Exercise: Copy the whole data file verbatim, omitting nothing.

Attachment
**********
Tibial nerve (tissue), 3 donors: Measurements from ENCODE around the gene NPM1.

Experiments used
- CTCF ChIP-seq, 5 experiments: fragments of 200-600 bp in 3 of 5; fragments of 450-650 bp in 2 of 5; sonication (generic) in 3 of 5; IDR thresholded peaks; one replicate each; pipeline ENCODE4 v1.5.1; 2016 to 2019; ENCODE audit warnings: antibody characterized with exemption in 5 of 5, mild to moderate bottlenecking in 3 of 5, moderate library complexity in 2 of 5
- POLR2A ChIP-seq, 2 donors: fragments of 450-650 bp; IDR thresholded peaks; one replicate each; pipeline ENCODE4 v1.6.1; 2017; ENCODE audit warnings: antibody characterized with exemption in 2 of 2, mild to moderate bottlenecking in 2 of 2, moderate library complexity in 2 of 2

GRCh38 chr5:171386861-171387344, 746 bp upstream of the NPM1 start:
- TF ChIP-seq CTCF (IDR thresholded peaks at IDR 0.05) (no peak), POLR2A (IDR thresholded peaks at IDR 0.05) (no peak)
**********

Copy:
Tibial nerve (tissue), 3 donors: Measurements from ENCODE around the gene NPM1.

Experiments used
- CTCF ChIP-seq, 5 experiments: fragments of 200-600 bp in 3 of 5; fragments of 450-650 bp in 2 of 5; sonication (generic) in 3 of 5; IDR thresholded peaks; one replicate each; pipeline ENCODE4 v1.5.1; 2016 to 2019; ENCODE audit warnings: antibody characterized with exemption in 5 of 5, mild to moderate bottlenecking in 3 of 5, moderate library complexity in 2 of 5
- POLR2A ChIP-seq, 2 donors: fragments of 450-650 bp; IDR thresholded peaks; one replicate each; pipeline ENCODE4 v1.6.1; 2017; ENCODE audit warnings: antibody characterized with exemption in 2 of 2, mild to moderate bottlenecking in 2 of 2, moderate library complexity in 2 of 2

GRCh38 chr5:171386861-171387344, 746 bp upstream of the NPM1 start:
- TF ChIP-seq CTCF (IDR thresholded peaks at IDR 0.05) (no peak), POLR2A (IDR thresholded peaks at IDR 0.05) (no peak)